Generally, we read the book over a period of a month (schedules TBA). We’ll post some discussion questions every Friday and encourage you to weigh in, and even post your own questions in the comments.

We hope you’ll join us!

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Favorite WWII Books: Ours and Yours

We thought it would be fun to share some of our favorite WWII books in case anyone needs some recommendations for the 2017 reading challenge. We’d also love for you to share some of your favorites in the comments to give us some ideas for our own reading!

It was really hard to pare down our lists, so we’ve chosen 5 individual favorites, and 5 books that we both read and loved.

Our shared favorites, in no particular order:

a-moment-forever

Anna’s review

Serena’s review

the-bakers-daughter

Anna’s review

Serena’s review

the-race-for-paris

Anna’s review

Serena’s review

guernsey

Anna’s review

Serena’s review

the-sea-garden

Anna’s review

Serena’s review

******

Anna’s favorites, in no particular order

(click the cover to read her review)

the-book-thief

code-name-verity

the-plum-tree

every-man-dies-alone

shadows-walking

******

Serena’s favorites, in no particular order

(click cover to read her review)

secretofmagic

monumentsmen

grandcentral

tallgrass

womenvalor

******

We hope you’ll consider reading some of our favorites for the challenge. Please share your recommendations in the comments!

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WWII Reading Challenge 2017

wwii-2017

Happy New Year! Welcome to the WWII Reading Challenge for 2017.

This is a no-stress reading challenge. Feel free to set your own goal. Read fiction, nonfiction, poetry, children’s books, etc. Whatever strikes your fancy. These can be the years leading up to the war, during the war, or in the few years after the war.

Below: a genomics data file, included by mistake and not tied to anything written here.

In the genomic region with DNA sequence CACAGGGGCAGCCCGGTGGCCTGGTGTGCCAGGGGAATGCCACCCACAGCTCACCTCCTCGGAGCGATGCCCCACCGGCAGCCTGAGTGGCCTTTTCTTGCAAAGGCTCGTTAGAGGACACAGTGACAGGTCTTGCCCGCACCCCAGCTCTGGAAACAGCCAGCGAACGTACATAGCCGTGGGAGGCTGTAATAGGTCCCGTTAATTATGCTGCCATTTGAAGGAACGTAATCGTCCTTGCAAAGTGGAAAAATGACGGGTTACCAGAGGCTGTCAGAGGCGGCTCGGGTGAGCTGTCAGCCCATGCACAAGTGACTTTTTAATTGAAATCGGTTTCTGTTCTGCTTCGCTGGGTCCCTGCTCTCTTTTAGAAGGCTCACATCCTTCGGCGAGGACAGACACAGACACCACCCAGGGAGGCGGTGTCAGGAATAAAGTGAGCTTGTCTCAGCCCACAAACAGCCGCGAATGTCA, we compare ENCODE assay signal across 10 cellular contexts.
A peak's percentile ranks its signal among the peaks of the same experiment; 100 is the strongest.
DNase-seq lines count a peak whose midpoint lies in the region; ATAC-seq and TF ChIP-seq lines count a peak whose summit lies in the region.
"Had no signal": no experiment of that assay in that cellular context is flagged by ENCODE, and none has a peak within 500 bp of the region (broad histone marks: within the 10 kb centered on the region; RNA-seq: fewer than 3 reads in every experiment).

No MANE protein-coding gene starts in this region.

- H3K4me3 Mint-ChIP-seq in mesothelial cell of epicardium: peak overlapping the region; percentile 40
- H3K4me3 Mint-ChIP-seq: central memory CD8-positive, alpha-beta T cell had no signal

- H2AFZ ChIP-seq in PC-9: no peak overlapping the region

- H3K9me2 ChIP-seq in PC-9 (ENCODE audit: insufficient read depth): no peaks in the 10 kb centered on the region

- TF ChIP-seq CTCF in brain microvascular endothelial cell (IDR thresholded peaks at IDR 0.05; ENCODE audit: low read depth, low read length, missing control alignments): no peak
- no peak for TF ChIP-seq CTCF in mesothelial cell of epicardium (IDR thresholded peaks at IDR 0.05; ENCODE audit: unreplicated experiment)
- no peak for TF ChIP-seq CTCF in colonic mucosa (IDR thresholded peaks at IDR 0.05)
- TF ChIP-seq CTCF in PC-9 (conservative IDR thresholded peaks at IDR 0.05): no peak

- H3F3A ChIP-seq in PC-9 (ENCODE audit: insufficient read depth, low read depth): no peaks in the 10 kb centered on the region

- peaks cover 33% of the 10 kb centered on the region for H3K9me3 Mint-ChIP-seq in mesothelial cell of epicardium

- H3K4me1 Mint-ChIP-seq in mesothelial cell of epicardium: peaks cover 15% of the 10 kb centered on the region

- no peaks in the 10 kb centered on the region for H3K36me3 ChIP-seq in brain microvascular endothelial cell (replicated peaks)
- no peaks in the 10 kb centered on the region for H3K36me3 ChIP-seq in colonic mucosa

Please link your reviews (blog, Amazon, GoodReads, wherever you post) below:

As a thank you for participating, we’ll host an end-of-challenge giveaway for those who read the most WWII-related books between Jan. 1, 2017, and Dec. 31, 2017. (Details coming later in the year!)

Thank Our Veterans

veteransday

Pearl Harbor Remembrance

pearl-harbor-remembrance-day-clip-art-2

Honoring Our Veterans, Today and Every Day

Memorial Day 2015

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Memorial Day is a federal day of remembrance. It began as a way to remember those who died during the U.S. Civil War, but now it is a day to remember all who have served in the military, including our current troops.

Many people take the time to visit the graves of their loved ones who were veterans of war, while some have just placed flags on graves for those who served, even without knowing those soldiers personally. This is a day of remembrance for those who lost their lives in war.

While I agree that these men and women should be remembered, I also urge you to remember those who currently serve (and yes, they are celebrated in November). But I think the sacrifices these troops make, and in some cases, the legacy that they continue, is just as important as those who have passed before us.

I’m lucky to know many current members of the military who have bravely fought, served, and returned home in one piece, but there are so many who are still emotionally, psychologically, and physically scarred. These men deserve our care and consideration on this day. Rather than have a cookout or place a flag on a grave — though you can still do those things, too — why not volunteer in a VA for an hour or take some hard-earned cash and donate it to a veterans organization, like the Wounded Warrior Project.

Enjoy the time you have off with veterans and family. Make the most of it before it’s gone.